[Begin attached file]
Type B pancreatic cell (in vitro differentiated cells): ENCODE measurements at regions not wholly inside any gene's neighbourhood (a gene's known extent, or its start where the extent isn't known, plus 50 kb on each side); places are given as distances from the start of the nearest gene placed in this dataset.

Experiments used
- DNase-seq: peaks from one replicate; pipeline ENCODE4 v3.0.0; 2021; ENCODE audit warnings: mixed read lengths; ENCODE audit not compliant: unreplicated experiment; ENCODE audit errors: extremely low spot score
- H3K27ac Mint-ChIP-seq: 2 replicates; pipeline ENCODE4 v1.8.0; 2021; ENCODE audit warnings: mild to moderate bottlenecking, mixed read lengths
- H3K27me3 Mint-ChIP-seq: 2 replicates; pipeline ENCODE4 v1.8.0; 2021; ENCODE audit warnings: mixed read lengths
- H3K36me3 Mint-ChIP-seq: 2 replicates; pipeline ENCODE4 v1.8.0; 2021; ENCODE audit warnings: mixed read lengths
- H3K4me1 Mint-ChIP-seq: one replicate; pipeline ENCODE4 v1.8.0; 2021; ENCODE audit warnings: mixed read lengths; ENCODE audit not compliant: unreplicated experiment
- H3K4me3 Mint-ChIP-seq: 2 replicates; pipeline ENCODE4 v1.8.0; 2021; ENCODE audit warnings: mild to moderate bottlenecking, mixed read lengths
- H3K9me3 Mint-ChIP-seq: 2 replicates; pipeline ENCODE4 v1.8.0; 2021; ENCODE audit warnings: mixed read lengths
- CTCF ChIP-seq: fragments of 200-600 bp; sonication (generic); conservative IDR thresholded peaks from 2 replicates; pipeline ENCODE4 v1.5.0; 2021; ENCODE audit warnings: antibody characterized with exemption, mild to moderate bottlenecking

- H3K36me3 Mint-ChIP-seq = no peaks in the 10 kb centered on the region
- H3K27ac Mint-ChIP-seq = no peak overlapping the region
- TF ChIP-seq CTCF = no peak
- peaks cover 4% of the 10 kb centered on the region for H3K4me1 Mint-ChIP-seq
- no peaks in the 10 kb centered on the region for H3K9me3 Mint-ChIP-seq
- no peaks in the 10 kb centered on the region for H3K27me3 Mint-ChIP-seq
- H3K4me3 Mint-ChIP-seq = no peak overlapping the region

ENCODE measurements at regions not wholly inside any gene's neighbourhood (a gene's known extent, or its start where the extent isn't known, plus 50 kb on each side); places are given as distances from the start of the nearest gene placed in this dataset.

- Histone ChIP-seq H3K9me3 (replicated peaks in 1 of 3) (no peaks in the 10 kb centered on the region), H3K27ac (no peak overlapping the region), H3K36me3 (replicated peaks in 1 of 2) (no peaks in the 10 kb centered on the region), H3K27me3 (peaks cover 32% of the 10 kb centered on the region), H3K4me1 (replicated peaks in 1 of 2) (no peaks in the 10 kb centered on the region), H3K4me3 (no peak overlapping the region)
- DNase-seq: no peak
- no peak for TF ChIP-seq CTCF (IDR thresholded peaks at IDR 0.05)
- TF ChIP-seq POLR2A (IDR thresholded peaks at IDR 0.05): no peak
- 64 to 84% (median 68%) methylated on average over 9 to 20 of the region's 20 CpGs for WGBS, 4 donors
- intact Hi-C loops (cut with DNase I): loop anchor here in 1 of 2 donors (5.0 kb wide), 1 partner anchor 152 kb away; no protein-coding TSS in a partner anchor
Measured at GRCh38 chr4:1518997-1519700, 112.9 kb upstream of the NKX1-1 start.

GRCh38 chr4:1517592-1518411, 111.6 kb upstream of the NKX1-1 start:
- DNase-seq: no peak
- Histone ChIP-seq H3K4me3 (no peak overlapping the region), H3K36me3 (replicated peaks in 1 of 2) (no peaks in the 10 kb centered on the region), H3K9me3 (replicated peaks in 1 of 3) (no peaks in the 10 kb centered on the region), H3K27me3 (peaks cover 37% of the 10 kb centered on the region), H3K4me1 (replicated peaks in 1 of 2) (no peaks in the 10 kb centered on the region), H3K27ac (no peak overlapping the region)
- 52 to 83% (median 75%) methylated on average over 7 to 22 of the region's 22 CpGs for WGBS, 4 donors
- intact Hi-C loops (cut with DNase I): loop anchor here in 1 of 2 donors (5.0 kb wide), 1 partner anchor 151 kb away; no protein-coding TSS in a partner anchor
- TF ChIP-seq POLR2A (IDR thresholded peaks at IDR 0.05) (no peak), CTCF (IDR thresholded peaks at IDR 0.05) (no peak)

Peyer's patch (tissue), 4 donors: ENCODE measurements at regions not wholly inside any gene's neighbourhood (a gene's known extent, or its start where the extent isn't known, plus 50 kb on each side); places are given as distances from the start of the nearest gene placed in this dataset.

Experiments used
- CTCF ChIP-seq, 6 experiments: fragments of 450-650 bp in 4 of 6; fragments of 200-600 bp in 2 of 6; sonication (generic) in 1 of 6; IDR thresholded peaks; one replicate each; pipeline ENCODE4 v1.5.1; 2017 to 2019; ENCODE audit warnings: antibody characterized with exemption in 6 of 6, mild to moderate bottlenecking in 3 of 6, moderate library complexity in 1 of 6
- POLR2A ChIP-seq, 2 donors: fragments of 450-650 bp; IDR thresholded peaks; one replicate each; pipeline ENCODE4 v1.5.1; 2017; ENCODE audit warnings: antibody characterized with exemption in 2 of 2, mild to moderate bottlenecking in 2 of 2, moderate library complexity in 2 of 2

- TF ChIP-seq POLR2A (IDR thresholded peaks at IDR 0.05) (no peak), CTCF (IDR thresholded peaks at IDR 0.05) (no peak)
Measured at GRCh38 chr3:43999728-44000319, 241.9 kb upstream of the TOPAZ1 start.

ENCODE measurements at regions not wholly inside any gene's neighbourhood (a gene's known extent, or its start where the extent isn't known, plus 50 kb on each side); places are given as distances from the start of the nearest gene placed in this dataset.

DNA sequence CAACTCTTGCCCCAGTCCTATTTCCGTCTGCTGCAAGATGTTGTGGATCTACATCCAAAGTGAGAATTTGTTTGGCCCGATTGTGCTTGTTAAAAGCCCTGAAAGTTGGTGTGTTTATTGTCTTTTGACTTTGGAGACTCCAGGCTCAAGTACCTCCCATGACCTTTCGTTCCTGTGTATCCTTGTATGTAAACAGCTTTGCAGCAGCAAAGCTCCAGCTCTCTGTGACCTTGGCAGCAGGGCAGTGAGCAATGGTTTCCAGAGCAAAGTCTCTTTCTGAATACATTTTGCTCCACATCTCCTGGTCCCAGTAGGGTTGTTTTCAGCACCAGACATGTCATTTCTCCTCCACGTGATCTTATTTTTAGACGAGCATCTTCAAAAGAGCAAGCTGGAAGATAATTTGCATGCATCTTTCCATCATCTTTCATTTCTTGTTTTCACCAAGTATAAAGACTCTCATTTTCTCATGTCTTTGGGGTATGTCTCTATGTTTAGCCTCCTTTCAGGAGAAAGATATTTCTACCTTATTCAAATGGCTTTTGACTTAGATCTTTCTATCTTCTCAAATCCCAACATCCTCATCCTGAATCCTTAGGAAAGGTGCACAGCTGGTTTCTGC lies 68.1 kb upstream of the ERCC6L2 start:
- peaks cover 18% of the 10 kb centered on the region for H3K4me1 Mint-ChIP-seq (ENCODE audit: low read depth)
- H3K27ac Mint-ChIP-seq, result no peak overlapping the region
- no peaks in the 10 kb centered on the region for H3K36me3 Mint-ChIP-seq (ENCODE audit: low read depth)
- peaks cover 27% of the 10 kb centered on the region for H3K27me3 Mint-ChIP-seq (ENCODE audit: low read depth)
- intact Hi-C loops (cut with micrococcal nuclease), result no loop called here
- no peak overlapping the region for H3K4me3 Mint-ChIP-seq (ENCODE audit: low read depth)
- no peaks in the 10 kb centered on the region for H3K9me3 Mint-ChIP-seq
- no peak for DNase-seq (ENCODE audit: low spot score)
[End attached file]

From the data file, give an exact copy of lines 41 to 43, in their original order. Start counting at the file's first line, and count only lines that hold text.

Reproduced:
- H3K27ac Mint-ChIP-seq, result no peak overlapping the region
- no peaks in the 10 kb centered on the region for H3K36me3 Mint-ChIP-seq (ENCODE audit: low read depth)
- peaks cover 27% of the 10 kb centered on the region for H3K27me3 Mint-ChIP-seq (ENCODE audit: low read depth)